i am writing because this was far more than i expected. the film starts honestly, and feels from the heart of the director, as a quest. the questions are answered by those who participate in such a genuine commitment that i felt moved several times. the landmark quality is getting such clarity from a range of actresses, many great performers, but rarely so well expressed in roles they have been given. that there is a hunger for relevance in film, and the articulation will strike some fear into the controlled studio pretensions. i am not surprised that many men disliked the film enough to give it a lower score. why shouldn't they keep the truth in a box? it has served them so well. this has a the plastic surgery comments next to the plastic surgery, the victim profile next to the search for wholeness, the epiphanies and pitfalls all encapsulated in a thoroughly compelling film.
The film opens with Arquette telling the audience that the first movie
she ever saw was The Red Shoes, a movie about a neurotic ballet dancer
so torn between her career and family that she throws herself in front
of a train. Later in the film we learn that it was her own mother who
took her to see this movie (no Disney for that family, it seems) when
she was only four years old. Her mother died at 57 of cancer, but it is
Arquette's opinion that what really killed her was the inability to
express her art. It is unkind, but irresistible, to note that
Arquette's mother's tombstone bears a Star of David, which explains why
the entire documentary is one incredible guilt trip, that contrary to
Arquette's belief that her mother never expressed her art, she in fact
mastered the art of Jewish Motherhood. (Did she ghost write the book by
Dan Greenberg, I wonder?) Giving credit where it is due, she did her
job well; it seems they are all over-achievers.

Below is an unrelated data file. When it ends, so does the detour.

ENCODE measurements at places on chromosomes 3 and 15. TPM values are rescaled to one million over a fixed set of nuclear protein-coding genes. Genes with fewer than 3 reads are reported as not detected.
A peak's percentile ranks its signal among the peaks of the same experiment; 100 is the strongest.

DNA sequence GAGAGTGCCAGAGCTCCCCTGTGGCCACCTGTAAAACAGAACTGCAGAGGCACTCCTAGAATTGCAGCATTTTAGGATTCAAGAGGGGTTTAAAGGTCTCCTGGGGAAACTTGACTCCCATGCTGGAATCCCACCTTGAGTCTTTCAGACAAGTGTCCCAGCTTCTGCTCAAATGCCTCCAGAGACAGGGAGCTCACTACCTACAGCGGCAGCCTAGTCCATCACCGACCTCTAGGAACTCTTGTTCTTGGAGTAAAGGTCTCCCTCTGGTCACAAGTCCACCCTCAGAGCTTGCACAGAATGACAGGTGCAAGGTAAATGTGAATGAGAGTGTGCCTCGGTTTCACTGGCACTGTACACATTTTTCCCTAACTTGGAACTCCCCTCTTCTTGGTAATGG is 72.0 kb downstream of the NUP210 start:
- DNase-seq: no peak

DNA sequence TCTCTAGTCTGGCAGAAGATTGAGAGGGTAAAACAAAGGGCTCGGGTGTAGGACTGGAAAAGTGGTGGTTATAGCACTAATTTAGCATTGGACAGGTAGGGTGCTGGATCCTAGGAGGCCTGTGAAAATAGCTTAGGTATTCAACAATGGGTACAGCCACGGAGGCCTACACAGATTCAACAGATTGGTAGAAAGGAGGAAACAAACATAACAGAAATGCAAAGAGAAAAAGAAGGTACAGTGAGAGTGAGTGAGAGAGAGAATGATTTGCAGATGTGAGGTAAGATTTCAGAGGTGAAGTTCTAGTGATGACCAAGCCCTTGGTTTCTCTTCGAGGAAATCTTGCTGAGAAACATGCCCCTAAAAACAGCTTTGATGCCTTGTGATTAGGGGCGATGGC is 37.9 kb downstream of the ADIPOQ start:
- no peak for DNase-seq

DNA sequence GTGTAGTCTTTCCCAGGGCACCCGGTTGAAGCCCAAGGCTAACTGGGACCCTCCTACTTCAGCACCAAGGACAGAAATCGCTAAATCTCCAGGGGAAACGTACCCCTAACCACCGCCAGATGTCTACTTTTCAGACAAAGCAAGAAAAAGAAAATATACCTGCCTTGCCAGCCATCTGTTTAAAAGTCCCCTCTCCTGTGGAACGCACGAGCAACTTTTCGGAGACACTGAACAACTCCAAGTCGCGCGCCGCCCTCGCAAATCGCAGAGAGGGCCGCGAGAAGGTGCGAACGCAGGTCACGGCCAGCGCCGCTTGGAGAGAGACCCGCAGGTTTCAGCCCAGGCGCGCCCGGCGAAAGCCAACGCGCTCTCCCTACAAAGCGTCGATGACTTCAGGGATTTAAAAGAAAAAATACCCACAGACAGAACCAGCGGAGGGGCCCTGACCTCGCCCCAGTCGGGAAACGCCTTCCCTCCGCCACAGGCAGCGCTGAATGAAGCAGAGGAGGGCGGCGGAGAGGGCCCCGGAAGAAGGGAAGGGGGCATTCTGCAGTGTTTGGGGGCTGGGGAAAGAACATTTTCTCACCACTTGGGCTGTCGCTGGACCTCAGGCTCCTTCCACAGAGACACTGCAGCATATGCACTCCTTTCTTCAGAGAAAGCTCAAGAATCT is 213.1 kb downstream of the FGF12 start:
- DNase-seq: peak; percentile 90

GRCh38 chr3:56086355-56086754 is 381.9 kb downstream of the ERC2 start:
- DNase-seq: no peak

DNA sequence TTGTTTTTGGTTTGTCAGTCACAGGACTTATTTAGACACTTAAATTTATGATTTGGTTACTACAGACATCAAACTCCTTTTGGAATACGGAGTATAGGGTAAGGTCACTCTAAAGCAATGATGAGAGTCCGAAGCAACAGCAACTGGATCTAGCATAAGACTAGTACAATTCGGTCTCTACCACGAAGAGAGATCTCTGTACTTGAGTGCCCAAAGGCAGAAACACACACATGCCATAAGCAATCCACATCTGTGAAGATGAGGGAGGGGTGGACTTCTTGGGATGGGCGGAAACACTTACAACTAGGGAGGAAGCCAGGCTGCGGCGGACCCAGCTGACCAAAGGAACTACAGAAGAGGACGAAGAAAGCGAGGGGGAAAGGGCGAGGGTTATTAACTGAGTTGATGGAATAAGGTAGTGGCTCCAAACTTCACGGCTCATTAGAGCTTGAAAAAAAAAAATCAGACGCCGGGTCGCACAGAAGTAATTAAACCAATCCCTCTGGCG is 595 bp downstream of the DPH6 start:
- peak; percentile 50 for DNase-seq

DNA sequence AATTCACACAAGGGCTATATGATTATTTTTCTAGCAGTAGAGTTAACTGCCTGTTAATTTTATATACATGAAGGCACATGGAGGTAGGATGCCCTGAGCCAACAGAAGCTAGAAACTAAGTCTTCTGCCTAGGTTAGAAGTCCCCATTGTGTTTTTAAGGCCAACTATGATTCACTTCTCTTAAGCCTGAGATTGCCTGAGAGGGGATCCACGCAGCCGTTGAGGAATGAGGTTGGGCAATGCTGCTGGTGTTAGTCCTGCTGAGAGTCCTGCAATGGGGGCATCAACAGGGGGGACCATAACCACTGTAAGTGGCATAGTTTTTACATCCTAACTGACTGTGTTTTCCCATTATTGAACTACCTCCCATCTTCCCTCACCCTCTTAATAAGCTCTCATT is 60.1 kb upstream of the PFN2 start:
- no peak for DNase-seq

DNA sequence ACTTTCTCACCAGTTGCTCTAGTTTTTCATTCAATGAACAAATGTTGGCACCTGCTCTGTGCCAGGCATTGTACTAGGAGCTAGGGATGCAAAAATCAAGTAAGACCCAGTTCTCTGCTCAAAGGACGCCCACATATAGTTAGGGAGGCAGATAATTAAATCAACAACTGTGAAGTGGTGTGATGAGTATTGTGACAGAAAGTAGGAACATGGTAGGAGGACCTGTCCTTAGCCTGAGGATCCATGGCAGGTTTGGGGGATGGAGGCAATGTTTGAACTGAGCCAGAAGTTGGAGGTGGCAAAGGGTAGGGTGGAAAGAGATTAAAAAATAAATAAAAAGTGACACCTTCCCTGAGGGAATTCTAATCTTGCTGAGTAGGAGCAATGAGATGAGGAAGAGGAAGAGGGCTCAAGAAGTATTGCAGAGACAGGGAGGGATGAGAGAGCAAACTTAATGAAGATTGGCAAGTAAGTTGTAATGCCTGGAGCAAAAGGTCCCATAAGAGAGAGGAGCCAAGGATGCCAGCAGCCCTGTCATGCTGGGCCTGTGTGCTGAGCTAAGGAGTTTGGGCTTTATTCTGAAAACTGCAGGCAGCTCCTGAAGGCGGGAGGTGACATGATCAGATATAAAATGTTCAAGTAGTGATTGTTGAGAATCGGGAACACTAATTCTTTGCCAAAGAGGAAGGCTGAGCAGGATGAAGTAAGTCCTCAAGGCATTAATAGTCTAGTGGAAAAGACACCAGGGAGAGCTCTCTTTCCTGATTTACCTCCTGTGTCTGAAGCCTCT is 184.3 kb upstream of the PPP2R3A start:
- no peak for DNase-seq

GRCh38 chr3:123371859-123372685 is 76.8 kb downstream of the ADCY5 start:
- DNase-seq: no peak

Anyway, Arquette decides to probe the depths of this guilt over how she and her siblings' demands led to their mother's untimely demise, by interviewing every actress willing to talk to her. What is notable about this is finding out that if you take the scripts away from actresses they turn into inarticulate potty-mouths. What is even more surprising is seeing them having lunch in a fancy restaurant, screaming the f-word back and forth at each other, and the management never asks them to leave. Memo to all: don't go to lunch there, the patrons will make you vomit.
"Searching for Debra Winger" is a pet project of Rosanna Arquette which purports to examine the role of the maturing actress in today's film industry and the sacrifices which come with balancing career and family in the face of a diminishing number of roles. As documentaries go, this film is ill focused, wandering, and takes the form of informal conversational coffee-klatsches with occasional peeks into the personal life of Arquette. However, it does offer a look at a slew of familiar faces (out of makeup) and the ideas, opinions, and world-views rolling around behind many pairs of beautiful eyes. Recommended more for fans than for those seeking revelations about the clockworks of the film industry or those interested in what it's like to be an actress. (C+)